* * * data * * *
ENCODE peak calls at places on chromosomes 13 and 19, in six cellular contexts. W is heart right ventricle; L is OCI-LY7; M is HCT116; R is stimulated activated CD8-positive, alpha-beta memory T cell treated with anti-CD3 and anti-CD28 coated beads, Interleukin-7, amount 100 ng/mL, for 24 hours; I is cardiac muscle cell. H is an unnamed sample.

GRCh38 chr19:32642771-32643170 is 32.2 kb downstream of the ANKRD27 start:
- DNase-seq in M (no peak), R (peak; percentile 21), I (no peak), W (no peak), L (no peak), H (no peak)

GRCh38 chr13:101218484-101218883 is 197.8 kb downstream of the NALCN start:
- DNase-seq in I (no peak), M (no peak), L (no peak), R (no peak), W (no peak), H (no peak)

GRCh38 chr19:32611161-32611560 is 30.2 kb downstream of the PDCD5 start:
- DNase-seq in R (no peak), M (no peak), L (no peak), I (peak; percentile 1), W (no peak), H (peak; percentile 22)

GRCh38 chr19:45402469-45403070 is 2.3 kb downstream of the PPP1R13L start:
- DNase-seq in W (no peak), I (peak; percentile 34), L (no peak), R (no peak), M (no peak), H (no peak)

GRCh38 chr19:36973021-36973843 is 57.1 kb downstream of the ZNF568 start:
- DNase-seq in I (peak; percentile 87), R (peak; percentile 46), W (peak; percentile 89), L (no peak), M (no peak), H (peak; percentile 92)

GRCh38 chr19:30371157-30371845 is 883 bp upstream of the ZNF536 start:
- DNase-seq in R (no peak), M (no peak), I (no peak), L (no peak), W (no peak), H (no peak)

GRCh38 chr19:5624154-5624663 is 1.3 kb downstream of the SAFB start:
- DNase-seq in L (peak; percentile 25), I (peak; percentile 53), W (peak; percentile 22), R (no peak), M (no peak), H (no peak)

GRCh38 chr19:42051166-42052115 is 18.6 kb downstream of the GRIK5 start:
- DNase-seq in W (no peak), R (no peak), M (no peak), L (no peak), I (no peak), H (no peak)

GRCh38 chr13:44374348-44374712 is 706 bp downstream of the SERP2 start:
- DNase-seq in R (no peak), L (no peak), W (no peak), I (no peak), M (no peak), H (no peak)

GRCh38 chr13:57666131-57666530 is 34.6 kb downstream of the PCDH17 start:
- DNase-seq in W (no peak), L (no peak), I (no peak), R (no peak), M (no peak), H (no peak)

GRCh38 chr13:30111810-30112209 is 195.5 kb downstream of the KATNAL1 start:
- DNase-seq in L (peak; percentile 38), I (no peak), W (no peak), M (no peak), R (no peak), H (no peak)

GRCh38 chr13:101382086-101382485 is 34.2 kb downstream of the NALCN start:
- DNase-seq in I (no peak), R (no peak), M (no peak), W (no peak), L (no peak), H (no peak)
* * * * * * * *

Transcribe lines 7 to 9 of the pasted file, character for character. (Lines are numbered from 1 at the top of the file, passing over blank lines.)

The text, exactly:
- DNase-seq in R (no peak), M (no peak), L (no peak), I (peak; percentile 1), W (no peak), H (peak; percentile 22)

GRCh38 chr19:45402469-45403070 is 2.3 kb downstream of the PPP1R13L start:
- DNase-seq in W (no peak), I (peak; percentile 34), L (no peak), R (no peak), M (no peak), H (no peak)